This week we saw the effects of social media in action as millions of people across the world spiralled into states of panic as the commonly used platforms Whatsapp, Facebook and Instagram stopped working for 6 hours. It made for some interesting observations.

I have been on an unplanned but, in hindsight, a much needed social media detox. I caught the dreaded cold that’s been going around and it totally floored me. I used to say to my patients, you know you have the flu when you don’t even have the energy to crawl out of bed to pick up a £100 left there for you. Well, this current bout of cold took away my energy to even scroll on Instagram which is a first for me!

The first couple of days offline felt a bit odd, as if something was missing but I just didn’t know what; as the days went on and the energy returned, I felt no compulsion to log back in to see what everyone was up to. The usual FOMO (fear of missing out) had disappeared and to my surprise I felt something I hadn’t felt in a long time, headspace!

Over the pandemic and through relentless lockdowns, I became a regular consumer and user of social media platforms, like everyone else. Where physical contact was restricted, we all adapted by connecting through other means and platforms, like WhatsApp and Facebook, became lifelines. I have always used social media both personally and professionally, so to take time offline felt alien to me. These last two weeks however, I got a flavour of my pre-online life back and it has been a weird but nice experience.

From young kids to the elderly, social media has become an extension of life as we know it. It has been powerful in connecting loved ones across continents as well as a invaluable tool for education and even businesses. However aside from this, such platforms have also become problematic for many people in that it has created dependence and unhealthy behaviours. How often do you sit down after a long day or during the day, perhaps whilst on public transport or even eating, mindlessly scrolling? You end up buying things you perhaps didn’t need or want because someone advertised it; maybe even compare your situation to someone else’s and end up feeling bad about yourself for no reason. You can feel an urge to “just check in” or maybe take pictures specifically to share online. Whatever the reason might be for why you use some platforms, it is important to take a step back and review; how healthy is your relationship with the online world? How much are you in control or does it control you?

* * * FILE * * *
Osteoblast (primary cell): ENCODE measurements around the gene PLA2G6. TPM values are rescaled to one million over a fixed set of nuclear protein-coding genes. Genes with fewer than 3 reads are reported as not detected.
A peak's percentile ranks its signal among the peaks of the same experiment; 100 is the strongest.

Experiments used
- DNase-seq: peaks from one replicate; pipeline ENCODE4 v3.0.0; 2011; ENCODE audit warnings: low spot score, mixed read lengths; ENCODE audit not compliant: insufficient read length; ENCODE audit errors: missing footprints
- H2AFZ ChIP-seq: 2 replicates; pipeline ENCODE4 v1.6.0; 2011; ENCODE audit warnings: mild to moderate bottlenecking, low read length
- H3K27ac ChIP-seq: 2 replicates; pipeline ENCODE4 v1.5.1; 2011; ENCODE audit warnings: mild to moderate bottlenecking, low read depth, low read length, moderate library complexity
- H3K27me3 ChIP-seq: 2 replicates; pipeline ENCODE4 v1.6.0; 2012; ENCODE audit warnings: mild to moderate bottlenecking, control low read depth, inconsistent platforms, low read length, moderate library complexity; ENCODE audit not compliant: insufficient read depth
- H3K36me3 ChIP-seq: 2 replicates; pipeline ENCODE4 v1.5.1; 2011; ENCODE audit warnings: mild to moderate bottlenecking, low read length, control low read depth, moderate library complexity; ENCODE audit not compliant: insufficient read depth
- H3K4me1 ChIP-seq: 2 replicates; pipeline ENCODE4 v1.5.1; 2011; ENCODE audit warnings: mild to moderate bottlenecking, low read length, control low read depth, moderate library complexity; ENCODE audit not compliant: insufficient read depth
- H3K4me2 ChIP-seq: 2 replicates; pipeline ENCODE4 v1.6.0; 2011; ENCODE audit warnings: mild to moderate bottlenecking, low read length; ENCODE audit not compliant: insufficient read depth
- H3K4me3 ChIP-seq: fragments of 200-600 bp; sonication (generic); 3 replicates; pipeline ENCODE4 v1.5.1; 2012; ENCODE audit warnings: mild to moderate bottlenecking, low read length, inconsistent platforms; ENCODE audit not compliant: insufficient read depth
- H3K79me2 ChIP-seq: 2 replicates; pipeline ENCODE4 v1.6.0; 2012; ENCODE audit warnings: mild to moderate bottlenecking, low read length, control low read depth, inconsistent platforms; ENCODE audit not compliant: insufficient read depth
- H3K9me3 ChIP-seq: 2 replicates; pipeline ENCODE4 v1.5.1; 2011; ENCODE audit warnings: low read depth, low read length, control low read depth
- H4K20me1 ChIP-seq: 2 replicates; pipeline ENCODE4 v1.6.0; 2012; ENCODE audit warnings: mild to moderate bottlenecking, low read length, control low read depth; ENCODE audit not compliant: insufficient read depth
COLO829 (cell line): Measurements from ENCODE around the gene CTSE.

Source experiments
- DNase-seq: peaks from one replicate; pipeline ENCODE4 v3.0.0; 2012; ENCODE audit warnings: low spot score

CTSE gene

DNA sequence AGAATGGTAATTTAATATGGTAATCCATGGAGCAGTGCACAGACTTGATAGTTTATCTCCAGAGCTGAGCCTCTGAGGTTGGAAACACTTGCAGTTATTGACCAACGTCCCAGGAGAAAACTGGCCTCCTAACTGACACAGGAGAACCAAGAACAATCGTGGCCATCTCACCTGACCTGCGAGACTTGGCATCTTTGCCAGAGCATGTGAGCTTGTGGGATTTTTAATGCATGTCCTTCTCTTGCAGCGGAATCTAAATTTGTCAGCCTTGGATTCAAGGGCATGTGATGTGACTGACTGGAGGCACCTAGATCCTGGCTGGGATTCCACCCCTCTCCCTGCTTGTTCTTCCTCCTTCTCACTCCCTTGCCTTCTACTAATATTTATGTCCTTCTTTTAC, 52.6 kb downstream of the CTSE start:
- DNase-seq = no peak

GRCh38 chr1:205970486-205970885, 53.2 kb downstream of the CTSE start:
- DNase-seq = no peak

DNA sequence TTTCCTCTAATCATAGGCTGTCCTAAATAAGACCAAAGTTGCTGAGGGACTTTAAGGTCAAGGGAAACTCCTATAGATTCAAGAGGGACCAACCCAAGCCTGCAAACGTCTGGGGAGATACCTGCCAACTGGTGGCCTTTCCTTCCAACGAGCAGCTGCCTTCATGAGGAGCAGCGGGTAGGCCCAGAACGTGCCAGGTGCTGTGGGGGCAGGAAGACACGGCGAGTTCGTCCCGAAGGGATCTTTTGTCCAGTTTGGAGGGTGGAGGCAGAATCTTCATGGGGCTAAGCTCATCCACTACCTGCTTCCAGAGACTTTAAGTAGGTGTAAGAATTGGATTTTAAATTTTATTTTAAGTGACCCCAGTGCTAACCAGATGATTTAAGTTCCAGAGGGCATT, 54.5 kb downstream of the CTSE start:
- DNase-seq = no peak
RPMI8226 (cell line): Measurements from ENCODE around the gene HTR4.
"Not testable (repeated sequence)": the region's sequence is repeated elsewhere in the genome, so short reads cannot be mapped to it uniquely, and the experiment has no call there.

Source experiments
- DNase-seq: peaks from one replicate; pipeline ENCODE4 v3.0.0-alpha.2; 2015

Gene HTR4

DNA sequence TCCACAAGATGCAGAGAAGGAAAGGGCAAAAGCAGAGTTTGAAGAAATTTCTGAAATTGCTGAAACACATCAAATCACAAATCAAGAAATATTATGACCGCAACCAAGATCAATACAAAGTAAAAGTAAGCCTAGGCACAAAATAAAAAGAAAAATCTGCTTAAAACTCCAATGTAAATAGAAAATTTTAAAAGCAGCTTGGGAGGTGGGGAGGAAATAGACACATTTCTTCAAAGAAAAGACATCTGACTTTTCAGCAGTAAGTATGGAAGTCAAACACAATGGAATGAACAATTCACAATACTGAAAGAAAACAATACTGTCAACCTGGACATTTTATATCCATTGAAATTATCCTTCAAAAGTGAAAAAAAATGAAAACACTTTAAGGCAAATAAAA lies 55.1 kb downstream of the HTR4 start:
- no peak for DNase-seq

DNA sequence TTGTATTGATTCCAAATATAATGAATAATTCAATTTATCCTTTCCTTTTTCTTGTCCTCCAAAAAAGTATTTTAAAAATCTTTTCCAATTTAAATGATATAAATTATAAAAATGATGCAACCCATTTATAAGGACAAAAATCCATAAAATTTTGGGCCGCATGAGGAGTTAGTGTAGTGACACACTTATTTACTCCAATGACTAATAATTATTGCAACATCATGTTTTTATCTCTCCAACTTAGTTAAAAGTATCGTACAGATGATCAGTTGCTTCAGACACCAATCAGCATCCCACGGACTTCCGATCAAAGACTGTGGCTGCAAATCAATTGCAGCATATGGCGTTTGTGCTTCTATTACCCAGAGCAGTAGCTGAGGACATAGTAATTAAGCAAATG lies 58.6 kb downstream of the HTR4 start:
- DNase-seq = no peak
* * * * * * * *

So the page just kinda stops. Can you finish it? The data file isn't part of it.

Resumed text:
I didn’t appreciate this until my recent time offline. I have had 2 weeks off now and I cannot tell you how much more productive I have been with my time. I have ticked off things on my to-do list that I have been meaning to do for the whole of the pandemic, but it has always been easier to sit and scroll instead. I have been more present with my loved ones and been spending more quality time actually meeting up with or phoning my friends and family instead of sending Whatsapp messages that seem somewhat hollow at times. Instead of consuming what others are doing, I have had so much more headspace and quiet time to do things that bring me joy – pottering around my home and some upcycling projects. All in the time I would normally be wasting online!

In fact, I went on this unscheduled social media detox at a time where the outage happened.

I missed it completely until I went in to work the next day and everyone was talking about how panicked they felt when Facebook, WhatsApp and Instagram went down the night before. One of my colleagues said: “I didn’t know what to do with myself so I watched a film with my husband for the first time in ages. We had a lovely night.” Usually they would be scrolling instead.

As with all things in life, moderation is key. It is essential to always be in control of everything you are consuming and this isn’t just food but also what are you feeding your mind? We need to lean less on social media to give us rushes of happiness but seek this in our actual everyday experiences remembering to find the things which bring you joy, and do these more! Connect with those you can in real life. Pick up the phone and chat more instead of sending messages. Spend free time connecting with a hobby or interest and be more conscious and mindful about how much time you spend online. Whilst social media has definite positive uses, it might be controlling us more than we like to think.